Vinod Mehta on Sanjay Gandhi. In Outlook:
While Sanjay and Indira were fighting legal battles in court, at home the two brothers and the two wives were barely on speaking terms. Relations between Rajiv and Sanjay were always “chilly” and between Sonia and Maneka “frigid”. Indira Gandhi sought to remain neutral, desperately trying to maintain some semblance of family peace. One morning, B.K. Nehru and his wife Flori were breakfasting with the Gandhis. “Sanjay went into a rage and threw his plate across the room when Sonia failed to cook his eggs in the precise way he had ordered.” Indira did not say a word to Sanjay.
In January 1980, Indira Gandhi won back power from the Janata clowns, who gifted her the prime minister’s chair meekly. Morarji Desai led the strange cocktail which had dethroned Indira. Instead of concentrating on governance, they set out to ‘punish’ their nemesis by hook or by crook. This publicly stated goal was combined with vicious infighting. It would be fair to say the Janata leaders fell on their own swords with great facility. Indira Gandhi stood and won from two constituencies, Rae Bareli and Medak; Sanjay was elected comfortably from Amethi.
With mother and son back in power, furious speculation raged in early 1980 as to what role the mother had planned for her son. Also, whether both had absorbed the egregious lessons of the Emergency—primarily excesses in the family planning and slum clearance programmes. Would a measure of civility replace the dreaded midnight knock in public life? Indira Gandhi admitted some excesses might have been committed by sycophants and overzealous ministers, bureaucrats and assorted flunkeys, but her son, she insisted, was innocent and not involved. She characterised the excesses as “gross exaggerations” spread by the media and long-standing Congress enemies. This defence, repeated ad nauseam, suggested that Sanjay and his merry men would resume from where they had left off. Privately, Indira conceded the no-smoke-without-fire hypothesis, ie., there must be some truth in the sundry allegations. But her formal position was to live in denial.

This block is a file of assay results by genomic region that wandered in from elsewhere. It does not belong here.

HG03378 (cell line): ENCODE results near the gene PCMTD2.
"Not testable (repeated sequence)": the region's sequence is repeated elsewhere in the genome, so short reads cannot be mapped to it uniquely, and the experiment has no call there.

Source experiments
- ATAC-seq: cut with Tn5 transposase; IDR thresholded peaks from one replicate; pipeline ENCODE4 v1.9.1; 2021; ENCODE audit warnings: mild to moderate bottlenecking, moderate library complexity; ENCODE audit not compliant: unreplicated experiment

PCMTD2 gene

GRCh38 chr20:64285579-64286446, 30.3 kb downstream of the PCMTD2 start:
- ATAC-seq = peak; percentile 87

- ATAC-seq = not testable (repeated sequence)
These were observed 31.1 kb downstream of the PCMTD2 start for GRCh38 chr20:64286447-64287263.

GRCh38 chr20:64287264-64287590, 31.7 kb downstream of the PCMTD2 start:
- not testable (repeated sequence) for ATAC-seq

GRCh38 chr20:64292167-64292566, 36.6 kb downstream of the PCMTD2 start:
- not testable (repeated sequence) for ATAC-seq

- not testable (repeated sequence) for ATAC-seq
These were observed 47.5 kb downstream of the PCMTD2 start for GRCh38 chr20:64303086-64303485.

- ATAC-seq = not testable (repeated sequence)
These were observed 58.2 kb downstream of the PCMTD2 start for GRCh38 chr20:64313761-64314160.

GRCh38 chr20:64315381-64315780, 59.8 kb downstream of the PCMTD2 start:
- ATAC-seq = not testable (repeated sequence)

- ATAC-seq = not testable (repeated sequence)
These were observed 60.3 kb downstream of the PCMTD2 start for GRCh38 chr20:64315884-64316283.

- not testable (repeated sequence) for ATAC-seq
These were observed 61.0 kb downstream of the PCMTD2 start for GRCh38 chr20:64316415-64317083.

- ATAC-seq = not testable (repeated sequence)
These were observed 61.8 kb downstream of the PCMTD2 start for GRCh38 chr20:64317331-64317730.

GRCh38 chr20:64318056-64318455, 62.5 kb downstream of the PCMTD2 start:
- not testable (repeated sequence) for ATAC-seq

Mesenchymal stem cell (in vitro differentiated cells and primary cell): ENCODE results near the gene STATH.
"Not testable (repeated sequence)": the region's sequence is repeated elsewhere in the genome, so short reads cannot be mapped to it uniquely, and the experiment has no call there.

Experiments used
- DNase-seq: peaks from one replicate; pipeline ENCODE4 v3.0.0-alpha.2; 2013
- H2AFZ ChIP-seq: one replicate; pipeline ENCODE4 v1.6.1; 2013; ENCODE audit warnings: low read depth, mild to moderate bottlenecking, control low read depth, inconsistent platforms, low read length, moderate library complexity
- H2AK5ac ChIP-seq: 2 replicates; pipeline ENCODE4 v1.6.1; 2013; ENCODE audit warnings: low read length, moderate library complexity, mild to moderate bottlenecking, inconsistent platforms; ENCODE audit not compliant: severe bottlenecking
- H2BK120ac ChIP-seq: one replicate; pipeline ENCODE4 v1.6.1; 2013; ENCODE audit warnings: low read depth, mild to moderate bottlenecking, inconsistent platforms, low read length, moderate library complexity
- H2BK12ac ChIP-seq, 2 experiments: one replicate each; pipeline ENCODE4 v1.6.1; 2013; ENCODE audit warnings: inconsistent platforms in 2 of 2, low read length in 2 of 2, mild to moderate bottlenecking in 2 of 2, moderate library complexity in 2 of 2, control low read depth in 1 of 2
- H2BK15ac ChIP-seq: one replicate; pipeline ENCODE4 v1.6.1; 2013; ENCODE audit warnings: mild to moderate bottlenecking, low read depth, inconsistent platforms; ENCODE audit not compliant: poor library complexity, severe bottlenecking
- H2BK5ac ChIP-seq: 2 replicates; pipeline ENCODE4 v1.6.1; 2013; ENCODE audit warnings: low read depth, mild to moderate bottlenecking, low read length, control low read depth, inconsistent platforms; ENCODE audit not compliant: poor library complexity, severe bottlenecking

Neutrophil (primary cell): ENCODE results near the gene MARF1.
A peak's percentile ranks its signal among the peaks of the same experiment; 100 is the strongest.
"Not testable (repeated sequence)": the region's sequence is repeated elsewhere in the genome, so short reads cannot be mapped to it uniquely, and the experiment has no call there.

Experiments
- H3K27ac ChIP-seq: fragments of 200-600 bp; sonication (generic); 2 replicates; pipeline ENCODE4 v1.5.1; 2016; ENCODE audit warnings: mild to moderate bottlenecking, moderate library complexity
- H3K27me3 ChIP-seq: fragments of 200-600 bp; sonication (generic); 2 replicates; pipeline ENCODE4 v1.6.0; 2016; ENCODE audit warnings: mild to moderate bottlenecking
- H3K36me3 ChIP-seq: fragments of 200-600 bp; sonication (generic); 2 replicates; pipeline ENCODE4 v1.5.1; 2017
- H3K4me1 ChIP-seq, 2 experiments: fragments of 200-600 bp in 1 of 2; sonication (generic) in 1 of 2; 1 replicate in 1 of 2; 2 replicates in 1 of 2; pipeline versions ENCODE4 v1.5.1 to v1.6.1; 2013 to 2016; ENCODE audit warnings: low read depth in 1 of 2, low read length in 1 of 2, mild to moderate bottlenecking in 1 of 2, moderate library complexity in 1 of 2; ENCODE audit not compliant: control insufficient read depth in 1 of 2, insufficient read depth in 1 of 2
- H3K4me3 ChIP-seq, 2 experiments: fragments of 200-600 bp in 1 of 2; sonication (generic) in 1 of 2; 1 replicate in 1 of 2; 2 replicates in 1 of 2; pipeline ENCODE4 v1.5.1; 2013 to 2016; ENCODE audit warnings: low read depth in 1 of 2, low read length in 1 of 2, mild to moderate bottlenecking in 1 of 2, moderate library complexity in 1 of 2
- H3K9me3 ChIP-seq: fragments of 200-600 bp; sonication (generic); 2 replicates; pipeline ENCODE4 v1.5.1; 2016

On March 31, 1980, Maneka gave birth to a son. He was named Varun. Indira was over the moon. Now, she had three grandchildren, one from her problem son. Alas, Varun’s birth did not ease the tensions between the brothers and their respective wives. Rajiv and Sonia retreated into their private space. It was as if they were hermetically sealed from the hectic goings-on at India’s most politically active house. More: